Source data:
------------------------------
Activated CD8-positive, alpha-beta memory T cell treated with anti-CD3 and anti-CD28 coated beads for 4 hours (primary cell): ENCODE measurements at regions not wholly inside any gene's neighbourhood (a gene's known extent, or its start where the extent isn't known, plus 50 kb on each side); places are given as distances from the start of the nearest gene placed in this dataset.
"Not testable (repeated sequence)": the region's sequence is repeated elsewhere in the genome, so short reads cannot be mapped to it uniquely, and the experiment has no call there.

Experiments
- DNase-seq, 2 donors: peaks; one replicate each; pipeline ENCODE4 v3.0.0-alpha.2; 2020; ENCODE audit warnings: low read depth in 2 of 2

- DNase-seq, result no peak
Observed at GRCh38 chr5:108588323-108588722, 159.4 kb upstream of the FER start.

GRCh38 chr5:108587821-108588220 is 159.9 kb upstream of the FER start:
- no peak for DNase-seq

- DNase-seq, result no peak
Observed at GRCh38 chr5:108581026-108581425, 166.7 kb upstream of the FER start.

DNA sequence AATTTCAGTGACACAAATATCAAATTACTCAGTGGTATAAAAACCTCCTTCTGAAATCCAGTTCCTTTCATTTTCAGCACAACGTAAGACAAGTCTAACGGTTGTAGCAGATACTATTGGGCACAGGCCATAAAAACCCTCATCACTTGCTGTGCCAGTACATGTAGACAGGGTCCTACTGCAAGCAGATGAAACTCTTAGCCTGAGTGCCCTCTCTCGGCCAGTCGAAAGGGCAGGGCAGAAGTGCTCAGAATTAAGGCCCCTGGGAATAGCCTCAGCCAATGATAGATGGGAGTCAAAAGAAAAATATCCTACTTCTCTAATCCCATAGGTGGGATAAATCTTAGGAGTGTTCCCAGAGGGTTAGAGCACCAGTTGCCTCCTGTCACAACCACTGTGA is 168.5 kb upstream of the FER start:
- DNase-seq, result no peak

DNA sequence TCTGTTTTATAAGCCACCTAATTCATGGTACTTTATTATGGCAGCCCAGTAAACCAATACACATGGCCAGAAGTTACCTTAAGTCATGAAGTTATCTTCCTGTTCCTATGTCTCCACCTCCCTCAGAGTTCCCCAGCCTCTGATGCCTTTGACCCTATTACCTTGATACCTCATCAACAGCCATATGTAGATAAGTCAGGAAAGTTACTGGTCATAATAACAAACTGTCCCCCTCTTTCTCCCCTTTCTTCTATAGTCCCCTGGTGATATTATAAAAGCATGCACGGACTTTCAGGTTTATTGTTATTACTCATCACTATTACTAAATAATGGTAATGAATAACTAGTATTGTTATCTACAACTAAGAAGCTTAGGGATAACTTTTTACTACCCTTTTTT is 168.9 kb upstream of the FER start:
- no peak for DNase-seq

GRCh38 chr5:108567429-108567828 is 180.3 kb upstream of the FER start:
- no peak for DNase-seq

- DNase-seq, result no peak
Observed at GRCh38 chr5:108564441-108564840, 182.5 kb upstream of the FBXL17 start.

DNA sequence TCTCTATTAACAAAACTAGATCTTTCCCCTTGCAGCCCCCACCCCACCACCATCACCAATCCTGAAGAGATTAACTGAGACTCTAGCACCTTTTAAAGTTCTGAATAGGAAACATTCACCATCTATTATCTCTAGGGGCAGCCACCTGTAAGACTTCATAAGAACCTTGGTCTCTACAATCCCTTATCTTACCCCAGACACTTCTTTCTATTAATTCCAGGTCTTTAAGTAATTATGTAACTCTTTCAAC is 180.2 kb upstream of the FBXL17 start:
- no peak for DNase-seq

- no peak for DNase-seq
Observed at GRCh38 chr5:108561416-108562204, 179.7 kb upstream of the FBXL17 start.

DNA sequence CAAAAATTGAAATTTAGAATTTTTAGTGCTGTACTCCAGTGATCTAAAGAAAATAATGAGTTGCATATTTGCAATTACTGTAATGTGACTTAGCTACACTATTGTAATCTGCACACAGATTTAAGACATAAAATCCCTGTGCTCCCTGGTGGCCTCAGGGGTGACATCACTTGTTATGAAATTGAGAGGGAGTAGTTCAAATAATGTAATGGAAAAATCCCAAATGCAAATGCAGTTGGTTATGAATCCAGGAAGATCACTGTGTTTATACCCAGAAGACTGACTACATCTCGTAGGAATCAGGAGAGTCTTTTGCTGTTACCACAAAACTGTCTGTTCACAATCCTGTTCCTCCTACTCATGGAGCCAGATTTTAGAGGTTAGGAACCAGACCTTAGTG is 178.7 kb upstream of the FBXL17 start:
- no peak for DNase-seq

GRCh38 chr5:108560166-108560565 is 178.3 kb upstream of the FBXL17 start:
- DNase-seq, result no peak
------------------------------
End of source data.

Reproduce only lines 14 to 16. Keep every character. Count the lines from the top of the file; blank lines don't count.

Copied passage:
- no peak for DNase-seq

GRCh38 chr5:108567429-108567828 is 180.3 kb upstream of the FER start:
- no peak for DNase-seq